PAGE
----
Flagstaff, AZ – Andy Thode and Heath Norton had their baby at FMC before the hospital stopped giving out free formula samples. So they came home with a tote bag full of formula powder and coupons. Andy decided before they had their daughter Zylie that she would breastfeed.
THODE: We actually didn't even really discuss it that much. We just focused on the nutritional benefits and developmental benefits of breast milk over formula. I have a hard time believing we could engineer something that good (laughs).
Officials at FMC agree. That's why they opted to stop handing out the tote bags from formula companies.
Brenda Phipps is a lactation consultant at FMC. She says many new parents are hungry for any advice so when a nurse or doctor gives them the complementary bag it can have an impact on them.
PHIPPS: It's an indirect endorsement I think, absolutely.
While the numbers of women in the US who breastfeed are up the number of women who breastfeed for at least six months, which experts recommend, remains low. Phipps says the free samples at hospitals don't help promote breastfeeding.
PHIPPS: Many studies that have been done on the distribution of bags by formula companies have shown that there's a decreased duration in breastfeeding even if there's no formula in the bag but just the formula company name is on the bag.
Studies by the Agency for Healthcare Research and Quality show breast feeding reduces a baby's risk of many illnesses including asthma and diabetes. Nursing is also good for mothers. It decreases their chances of breast and ovarian cancers. And the American Academy of Pediatrics recommends breast milk for all infants, with some rare exceptions.
About a quarter of new moms cannot or choose not to breastfeed. Anne Merewood believes that choice may be influenced by formula companies' marketing strategies. She is the director of the Breastfeeding Center at Boston Medical Center.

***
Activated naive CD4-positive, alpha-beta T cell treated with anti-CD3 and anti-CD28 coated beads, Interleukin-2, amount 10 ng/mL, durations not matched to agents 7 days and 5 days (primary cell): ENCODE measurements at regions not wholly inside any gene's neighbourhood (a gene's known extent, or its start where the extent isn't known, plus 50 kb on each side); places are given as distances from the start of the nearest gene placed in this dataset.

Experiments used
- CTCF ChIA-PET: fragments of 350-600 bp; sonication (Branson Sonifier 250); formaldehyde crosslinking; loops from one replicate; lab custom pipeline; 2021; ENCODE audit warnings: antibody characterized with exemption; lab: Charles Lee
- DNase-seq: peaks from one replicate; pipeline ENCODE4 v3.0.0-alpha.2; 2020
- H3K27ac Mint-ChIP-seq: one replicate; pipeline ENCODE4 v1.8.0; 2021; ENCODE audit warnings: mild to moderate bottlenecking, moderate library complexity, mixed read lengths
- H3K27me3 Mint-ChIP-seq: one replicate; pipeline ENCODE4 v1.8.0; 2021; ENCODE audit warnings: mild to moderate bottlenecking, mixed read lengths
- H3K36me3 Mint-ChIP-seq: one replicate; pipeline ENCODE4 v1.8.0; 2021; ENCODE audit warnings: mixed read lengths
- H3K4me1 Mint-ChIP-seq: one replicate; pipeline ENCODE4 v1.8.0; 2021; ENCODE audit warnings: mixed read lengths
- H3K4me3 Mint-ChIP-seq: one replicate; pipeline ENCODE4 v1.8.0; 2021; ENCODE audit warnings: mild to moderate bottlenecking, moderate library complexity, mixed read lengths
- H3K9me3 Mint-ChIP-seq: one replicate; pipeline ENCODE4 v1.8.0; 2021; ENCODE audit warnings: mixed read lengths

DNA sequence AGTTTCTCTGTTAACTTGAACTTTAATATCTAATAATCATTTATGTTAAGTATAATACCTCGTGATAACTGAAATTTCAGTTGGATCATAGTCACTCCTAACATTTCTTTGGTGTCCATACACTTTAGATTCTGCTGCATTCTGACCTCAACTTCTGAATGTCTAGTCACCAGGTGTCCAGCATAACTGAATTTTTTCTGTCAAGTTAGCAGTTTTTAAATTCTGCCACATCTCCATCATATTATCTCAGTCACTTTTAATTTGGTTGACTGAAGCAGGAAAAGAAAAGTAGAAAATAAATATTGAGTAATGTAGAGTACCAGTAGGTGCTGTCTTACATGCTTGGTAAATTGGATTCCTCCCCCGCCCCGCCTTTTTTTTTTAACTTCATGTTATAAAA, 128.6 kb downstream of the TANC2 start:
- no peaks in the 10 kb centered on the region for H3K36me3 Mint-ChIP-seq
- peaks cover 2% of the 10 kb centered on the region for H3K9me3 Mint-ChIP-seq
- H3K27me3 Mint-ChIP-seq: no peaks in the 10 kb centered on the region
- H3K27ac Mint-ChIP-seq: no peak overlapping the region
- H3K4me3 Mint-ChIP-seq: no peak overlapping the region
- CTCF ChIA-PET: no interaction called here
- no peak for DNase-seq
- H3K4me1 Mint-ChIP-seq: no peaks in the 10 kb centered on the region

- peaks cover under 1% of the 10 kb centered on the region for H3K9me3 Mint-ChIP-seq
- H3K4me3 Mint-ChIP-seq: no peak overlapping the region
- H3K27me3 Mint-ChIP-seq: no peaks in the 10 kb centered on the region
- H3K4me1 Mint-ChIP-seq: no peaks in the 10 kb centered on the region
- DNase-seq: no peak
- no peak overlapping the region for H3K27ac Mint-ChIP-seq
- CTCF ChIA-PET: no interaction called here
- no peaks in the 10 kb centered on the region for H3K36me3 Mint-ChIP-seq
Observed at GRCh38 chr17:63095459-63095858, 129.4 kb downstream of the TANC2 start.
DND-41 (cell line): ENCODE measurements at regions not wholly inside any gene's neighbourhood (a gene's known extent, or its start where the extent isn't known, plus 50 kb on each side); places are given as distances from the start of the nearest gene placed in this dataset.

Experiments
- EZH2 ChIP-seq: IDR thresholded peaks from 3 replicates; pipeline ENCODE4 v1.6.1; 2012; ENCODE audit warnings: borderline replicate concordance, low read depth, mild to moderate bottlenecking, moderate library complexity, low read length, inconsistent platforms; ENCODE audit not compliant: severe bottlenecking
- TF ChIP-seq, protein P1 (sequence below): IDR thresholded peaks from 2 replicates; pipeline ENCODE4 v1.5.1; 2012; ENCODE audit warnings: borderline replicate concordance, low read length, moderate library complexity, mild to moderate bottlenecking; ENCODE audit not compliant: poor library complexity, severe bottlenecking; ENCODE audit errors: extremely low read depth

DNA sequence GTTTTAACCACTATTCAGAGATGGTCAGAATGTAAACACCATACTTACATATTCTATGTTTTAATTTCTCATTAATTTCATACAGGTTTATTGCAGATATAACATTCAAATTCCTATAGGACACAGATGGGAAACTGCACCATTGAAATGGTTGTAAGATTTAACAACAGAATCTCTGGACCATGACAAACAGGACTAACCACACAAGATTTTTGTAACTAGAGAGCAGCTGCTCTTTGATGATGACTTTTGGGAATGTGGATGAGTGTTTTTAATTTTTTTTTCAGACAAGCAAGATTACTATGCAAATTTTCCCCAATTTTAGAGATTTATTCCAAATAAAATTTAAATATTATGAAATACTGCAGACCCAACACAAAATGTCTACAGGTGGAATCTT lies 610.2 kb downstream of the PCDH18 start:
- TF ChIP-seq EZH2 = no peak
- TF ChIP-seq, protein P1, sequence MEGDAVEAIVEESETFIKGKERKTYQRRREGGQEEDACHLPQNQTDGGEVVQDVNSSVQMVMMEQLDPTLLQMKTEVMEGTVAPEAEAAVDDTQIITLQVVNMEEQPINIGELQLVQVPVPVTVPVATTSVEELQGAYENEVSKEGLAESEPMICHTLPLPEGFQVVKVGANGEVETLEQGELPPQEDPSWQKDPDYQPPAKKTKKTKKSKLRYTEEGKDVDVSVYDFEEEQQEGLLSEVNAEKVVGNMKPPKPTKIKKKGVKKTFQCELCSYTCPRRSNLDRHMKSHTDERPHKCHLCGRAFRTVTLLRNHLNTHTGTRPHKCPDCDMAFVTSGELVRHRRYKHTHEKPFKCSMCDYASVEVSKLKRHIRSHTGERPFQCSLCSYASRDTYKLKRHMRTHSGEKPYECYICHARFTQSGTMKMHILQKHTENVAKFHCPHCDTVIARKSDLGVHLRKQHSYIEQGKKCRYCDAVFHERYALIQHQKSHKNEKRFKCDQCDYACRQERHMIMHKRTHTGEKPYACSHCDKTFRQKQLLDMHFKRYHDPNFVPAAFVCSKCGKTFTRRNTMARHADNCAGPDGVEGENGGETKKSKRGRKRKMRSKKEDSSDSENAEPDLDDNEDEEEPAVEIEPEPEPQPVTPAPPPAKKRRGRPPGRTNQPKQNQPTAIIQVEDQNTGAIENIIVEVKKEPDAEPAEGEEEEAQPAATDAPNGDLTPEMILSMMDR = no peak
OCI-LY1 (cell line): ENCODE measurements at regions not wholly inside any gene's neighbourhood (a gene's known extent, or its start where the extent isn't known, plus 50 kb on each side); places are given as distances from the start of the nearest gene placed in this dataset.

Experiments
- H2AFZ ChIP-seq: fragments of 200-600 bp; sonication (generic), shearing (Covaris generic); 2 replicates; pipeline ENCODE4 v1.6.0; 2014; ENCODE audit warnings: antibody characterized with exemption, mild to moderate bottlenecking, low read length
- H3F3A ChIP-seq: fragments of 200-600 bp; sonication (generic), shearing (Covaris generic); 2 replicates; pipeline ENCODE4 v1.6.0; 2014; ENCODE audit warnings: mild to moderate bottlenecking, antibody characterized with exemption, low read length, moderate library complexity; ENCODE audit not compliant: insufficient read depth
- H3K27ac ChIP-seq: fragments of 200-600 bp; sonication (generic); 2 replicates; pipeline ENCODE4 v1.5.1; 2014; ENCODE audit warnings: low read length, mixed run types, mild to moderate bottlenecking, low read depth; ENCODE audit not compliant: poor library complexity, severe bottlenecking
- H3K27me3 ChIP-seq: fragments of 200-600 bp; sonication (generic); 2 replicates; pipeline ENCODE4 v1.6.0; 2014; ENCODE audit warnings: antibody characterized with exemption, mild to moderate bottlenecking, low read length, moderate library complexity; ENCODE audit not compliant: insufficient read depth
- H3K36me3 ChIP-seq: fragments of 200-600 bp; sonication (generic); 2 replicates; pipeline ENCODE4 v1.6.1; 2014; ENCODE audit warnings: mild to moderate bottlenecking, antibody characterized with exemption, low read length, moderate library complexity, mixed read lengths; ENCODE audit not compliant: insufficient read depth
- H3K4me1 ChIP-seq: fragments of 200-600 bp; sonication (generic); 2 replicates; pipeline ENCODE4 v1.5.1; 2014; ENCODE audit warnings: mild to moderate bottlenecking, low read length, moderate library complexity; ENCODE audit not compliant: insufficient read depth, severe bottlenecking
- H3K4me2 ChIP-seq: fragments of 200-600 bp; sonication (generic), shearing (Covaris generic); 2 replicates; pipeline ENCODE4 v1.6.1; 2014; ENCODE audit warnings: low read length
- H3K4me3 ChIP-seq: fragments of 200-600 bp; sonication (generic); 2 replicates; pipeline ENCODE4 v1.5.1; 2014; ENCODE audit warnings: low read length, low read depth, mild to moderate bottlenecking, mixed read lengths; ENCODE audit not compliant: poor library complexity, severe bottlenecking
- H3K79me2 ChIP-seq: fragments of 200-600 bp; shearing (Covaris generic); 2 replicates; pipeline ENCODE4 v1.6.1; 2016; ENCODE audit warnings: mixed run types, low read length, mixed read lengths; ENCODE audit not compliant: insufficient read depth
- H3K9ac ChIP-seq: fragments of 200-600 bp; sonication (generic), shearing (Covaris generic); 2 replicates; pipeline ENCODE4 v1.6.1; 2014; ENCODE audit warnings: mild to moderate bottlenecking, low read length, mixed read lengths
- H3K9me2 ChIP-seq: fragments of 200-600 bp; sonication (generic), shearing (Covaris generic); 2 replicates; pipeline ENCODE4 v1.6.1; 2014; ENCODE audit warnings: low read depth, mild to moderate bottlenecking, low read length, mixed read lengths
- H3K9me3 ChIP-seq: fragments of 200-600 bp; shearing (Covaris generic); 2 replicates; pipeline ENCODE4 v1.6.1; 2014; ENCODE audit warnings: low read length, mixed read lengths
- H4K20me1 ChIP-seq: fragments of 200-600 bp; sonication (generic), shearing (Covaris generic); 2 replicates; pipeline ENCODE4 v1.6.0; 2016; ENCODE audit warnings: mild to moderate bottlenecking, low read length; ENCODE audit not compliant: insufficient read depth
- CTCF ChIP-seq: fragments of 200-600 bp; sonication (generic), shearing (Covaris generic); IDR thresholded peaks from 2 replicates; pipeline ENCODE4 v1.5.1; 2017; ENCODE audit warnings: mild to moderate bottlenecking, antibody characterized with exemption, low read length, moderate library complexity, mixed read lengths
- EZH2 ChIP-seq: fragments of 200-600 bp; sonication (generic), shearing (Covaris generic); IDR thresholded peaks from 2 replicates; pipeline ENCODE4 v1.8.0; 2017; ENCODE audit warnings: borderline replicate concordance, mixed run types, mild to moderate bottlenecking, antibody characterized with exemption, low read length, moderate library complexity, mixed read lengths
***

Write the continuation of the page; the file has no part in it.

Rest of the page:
MEREWOOD: First of all they're trying to undermine breastfeeding but they're also marketing their particular brand. So if someone gives you Similac when you go home from the hospital and it says on the Similac don't change this for six months without talking to your doctor many women keep using Similac. They won't switch to a different brand. It's marketing and they're using the hospitals to market the formula.
Merewood is co-chair of the national Ban the Bags campaign, which has helped more than a hundred hospitals get rid of the formula tote bags.
Formula companies argue they're marketing strategy is merely an attempt to give new parents options. Gale Wood is a spokeswoman for Mead Johnson Nutritionals, which manufactures Enfamil formula - one of the country's top formula sellers. The company would not allow a recorded interview but Wood says the mothers they polled object to being told how to feed their babies. She says in addition to the samples the Enfamil bags provide information on how to breastfeed.
New mom Andy Thode says she did educate herself on the benefits of breastfeeding but still needed formula initially.
THODE: We had to supplement with formula when I wasn't producing enough milk but we're definitely trying to stick with the breastfeeding.
And Flagstaff Medical Center will continue to give formula to new mothers if they choose to formula feed or if they physically cannot breastfeed. But all new moms now receive a new kind of tote bag that contains health information and parenting resources instead of the free formula samples.
For Arizona Public Radio I'm Laurel Morales in Flagstaff.